I Am A Binary Trans Woman Who Wants It Made Clear That Nonbinary People Are Trans!

There has been some nasty discourse lately about how nonbinary people aren’t trans. The “logic” behind that has been mainly that nonbinary people don’t transition – and when it’s pointed out that many nonbinary people do, in fact, socially and/or medically transition, the argument then becomes that nonbinary people aren’t “really” transitioning because they are […]

via Reflections — Almost, Almost

Answering the Phone, April 2018


I happened to be the person to answer the phone  at the transgender center on a call from a trans man in his fifties. I could hear the tension in his voice, and it was obvious that making that call had been very difficult for him. He told me that he had driven past the center a number of times, but had never quite worked up the courage to come inside.

I was the first trans person he had ever been able to have a conversation with.

He wants to come out, but is scared to death. He goes to the Metropolitan Community Church, but when he started hinting about possibly being trans to other church members, a couple of the lesbians—he previously presented as lesbian– ridiculed him in a pretty nasty way, so he stopped talking about it. He told me that his dysphoria in being forced to live in an inauthentic way has gotten so bad that he  has been thinking of killing himself.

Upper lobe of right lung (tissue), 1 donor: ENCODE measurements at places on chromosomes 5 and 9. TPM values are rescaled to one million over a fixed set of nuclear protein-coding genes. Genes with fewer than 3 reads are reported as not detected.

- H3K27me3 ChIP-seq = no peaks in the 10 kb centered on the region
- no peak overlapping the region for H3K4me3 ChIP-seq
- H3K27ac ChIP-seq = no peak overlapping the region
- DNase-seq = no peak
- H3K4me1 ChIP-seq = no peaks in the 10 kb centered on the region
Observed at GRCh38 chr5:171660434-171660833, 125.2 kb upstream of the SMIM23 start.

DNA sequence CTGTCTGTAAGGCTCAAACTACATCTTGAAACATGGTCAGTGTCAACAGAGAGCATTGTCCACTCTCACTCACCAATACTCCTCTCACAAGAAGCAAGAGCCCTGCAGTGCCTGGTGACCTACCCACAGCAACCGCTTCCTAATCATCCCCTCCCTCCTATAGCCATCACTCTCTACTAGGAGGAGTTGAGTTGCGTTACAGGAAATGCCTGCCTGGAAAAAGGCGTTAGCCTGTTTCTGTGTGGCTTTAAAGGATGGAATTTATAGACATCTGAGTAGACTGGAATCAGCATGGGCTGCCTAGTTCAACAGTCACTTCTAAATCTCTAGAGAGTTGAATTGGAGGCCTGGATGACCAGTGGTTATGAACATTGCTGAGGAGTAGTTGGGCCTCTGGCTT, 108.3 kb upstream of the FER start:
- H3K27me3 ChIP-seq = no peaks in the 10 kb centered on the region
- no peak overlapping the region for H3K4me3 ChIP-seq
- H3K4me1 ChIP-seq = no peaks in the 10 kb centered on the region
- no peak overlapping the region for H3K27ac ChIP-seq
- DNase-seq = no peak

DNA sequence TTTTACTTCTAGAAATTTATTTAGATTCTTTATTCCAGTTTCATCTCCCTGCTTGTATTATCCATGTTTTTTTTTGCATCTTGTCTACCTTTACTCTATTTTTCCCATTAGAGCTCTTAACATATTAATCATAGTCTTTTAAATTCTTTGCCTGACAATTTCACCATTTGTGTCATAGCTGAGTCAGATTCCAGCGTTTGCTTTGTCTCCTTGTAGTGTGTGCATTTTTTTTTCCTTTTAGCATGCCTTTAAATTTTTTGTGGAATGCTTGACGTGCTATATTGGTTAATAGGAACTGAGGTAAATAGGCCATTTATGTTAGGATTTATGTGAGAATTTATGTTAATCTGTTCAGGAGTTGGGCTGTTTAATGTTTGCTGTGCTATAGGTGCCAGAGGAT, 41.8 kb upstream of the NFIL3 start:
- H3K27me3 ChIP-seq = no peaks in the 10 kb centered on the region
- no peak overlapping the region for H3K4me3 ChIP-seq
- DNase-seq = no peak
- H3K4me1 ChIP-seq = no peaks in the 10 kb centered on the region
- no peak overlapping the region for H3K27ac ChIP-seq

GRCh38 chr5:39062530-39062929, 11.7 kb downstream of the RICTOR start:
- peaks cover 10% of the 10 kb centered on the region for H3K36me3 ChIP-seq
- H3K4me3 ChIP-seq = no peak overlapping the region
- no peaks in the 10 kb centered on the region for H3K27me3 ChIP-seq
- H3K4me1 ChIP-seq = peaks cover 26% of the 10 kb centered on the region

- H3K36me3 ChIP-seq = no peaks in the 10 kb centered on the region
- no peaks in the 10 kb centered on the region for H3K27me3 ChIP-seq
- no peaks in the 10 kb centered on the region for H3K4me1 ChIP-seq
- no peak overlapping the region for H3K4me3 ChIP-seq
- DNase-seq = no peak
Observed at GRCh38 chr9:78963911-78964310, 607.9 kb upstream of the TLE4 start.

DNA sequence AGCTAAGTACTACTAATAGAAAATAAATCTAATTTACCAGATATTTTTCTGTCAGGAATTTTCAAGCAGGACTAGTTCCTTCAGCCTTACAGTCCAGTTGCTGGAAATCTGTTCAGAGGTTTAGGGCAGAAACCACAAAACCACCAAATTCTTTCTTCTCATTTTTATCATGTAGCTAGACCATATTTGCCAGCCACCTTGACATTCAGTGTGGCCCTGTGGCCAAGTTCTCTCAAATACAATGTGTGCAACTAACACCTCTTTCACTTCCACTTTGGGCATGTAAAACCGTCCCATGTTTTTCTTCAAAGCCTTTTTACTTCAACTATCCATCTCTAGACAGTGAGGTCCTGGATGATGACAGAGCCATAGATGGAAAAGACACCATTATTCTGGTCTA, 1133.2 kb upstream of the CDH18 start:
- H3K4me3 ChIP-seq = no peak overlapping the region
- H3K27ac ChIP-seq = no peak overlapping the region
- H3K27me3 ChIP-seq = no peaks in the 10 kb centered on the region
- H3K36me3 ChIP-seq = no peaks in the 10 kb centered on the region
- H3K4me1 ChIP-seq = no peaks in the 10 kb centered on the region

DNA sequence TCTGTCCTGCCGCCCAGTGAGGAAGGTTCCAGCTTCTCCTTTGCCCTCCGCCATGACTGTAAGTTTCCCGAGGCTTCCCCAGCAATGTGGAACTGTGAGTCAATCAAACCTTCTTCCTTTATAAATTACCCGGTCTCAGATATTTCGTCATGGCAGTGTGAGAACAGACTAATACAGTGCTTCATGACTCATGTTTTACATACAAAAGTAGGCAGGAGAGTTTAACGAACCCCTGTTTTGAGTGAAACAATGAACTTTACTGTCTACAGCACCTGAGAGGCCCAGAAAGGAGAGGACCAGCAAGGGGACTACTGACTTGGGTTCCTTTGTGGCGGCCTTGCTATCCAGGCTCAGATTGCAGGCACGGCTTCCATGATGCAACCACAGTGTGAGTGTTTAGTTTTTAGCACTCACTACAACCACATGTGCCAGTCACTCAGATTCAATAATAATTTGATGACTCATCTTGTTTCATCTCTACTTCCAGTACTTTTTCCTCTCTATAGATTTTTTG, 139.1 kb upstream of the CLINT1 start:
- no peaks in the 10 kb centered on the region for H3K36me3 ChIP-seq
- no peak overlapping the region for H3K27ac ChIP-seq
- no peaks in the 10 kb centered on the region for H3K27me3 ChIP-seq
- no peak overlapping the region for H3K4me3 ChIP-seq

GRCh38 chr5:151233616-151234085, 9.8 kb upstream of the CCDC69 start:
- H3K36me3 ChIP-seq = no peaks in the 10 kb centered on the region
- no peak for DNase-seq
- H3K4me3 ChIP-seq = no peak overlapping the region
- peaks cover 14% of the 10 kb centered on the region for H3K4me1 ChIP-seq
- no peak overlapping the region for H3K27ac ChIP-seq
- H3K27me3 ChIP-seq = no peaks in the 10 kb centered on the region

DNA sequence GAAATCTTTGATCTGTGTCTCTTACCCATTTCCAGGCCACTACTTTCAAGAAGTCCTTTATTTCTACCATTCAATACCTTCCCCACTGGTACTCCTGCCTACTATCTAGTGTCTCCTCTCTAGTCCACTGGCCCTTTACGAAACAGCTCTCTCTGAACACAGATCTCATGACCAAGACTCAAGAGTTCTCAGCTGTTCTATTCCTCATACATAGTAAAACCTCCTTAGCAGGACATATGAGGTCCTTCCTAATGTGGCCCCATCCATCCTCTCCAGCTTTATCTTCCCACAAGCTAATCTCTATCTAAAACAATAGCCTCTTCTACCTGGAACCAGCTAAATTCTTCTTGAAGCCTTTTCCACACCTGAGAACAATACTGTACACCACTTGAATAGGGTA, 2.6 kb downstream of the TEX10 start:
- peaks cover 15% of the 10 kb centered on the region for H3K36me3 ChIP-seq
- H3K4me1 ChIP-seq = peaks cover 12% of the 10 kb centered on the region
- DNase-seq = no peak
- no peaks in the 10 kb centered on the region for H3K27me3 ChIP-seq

I probably spent an hour talking to him. I urged him to come to the trans masculine support group. He didn’t want to because he says he looks feminine. I think this is someone who has been ridiculed a lot. I told him that no one in the group would care what he looks like and that everyone there would want to help him. I told him that he is family and should come and meet us. I told him we care about him. I told him that coming out and living as trans is very hard, but that it is easier than living as someone you are not.

By the end of the call he said he felt much better. There are aspects of his experience that I, as a trans woman, do not understand, which is why I worked to hard to get him to his peers. He said he would come in.

Hope.  We all need a little hope.

It was a good day!



Friday Night At the Bar, April 2018


Friday after work at the transgender center, I went out with a friend for a drink at a gay bar here in town. I’ve been in there before. It’s a nice bar, but I don’t see much point in frequenting the establishment because (a) I am a mostly special-occasion consumer of alcohol (Friday I had ginger ale) and (b) most of the patrons are cisgender gay men with a sprinkling of cisgender lesbians with no other trans people in sight.
I don’t find being the token trans woman (see? we’re broad minded and progressive!) in an LGB group all that appealing. Been there, done that.